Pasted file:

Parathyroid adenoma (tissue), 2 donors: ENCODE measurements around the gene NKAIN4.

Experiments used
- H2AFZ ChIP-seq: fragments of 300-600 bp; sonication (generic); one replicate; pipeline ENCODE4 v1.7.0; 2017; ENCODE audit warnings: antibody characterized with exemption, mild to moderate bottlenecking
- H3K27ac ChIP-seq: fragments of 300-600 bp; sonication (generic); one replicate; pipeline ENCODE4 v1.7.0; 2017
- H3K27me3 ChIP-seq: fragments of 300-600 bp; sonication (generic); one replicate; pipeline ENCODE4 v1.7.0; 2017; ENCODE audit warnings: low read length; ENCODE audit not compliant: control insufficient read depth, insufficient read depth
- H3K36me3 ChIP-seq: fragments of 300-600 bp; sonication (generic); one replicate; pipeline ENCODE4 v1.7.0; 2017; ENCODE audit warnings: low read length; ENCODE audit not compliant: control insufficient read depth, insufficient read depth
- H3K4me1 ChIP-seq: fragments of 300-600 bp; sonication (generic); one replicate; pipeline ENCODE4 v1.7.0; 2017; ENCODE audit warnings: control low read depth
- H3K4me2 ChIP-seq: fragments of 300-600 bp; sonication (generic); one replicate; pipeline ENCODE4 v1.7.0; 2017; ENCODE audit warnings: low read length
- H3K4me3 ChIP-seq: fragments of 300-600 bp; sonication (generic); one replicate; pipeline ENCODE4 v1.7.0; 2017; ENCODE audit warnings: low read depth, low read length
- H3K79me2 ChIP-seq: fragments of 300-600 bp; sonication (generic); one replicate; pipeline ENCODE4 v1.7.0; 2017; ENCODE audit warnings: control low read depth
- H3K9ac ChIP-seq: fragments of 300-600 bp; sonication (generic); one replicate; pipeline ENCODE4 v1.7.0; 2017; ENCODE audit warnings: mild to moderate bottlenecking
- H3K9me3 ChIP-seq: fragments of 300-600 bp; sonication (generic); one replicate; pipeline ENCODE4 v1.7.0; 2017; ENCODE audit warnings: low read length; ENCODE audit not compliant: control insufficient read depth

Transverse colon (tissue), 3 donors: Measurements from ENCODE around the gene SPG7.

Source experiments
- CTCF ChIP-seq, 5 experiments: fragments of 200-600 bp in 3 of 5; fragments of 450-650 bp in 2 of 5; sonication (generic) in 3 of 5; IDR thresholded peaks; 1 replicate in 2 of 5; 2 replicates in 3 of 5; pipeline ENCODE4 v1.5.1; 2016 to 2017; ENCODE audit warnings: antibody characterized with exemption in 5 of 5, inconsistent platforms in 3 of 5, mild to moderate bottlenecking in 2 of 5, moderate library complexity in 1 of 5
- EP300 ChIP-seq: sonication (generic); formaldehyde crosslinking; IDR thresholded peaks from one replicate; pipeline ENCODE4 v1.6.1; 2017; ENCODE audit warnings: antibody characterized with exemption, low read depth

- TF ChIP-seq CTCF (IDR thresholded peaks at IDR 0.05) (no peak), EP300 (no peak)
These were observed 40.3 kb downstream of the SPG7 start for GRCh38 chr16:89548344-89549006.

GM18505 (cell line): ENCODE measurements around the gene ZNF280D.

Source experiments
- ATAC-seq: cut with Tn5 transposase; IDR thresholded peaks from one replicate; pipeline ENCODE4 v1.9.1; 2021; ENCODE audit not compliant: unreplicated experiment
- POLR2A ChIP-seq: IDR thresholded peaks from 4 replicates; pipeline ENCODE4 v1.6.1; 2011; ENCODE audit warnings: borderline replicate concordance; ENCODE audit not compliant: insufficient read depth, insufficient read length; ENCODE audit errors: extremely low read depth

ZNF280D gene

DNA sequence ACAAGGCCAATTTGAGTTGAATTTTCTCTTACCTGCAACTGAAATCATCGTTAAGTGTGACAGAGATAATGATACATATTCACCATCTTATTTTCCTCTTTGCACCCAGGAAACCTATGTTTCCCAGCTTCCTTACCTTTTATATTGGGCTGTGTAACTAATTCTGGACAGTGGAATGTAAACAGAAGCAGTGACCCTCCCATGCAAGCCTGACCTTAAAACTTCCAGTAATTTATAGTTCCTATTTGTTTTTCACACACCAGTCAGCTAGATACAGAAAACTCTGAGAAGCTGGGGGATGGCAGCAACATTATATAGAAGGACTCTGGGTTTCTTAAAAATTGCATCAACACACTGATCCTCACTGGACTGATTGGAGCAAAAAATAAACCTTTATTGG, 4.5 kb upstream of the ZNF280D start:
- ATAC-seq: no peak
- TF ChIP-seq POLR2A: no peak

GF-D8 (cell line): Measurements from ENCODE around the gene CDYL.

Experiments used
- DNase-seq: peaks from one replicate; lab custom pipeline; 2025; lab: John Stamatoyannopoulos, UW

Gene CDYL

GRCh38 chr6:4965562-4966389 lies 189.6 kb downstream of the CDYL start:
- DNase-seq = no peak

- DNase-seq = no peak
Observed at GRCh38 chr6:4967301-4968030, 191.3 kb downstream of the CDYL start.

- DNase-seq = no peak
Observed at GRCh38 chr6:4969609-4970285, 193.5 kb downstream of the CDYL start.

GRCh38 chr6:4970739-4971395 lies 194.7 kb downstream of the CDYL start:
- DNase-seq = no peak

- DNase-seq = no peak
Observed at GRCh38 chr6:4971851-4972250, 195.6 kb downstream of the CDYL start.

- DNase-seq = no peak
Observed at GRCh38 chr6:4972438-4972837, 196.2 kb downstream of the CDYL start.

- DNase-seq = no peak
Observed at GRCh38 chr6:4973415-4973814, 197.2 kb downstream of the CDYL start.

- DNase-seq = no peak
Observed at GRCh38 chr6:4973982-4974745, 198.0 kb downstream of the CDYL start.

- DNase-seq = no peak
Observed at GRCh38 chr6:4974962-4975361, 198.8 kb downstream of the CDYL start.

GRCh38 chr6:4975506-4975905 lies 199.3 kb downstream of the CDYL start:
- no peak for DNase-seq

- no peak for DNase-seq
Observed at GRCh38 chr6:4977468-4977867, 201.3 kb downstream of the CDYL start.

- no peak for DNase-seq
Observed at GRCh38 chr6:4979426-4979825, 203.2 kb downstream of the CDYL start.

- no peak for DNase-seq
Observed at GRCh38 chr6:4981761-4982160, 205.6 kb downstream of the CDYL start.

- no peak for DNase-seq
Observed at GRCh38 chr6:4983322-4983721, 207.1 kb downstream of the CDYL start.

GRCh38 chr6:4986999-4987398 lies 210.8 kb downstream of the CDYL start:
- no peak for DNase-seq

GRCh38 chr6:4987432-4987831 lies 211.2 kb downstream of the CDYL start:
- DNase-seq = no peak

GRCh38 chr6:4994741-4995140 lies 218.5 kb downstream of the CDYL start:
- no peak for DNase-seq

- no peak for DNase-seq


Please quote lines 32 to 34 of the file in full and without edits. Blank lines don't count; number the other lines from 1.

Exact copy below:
- DNase-seq = no peak

- DNase-seq = no peak
Observed at GRCh38 chr6:4967301-4968030, 191.3 kb downstream of the CDYL start.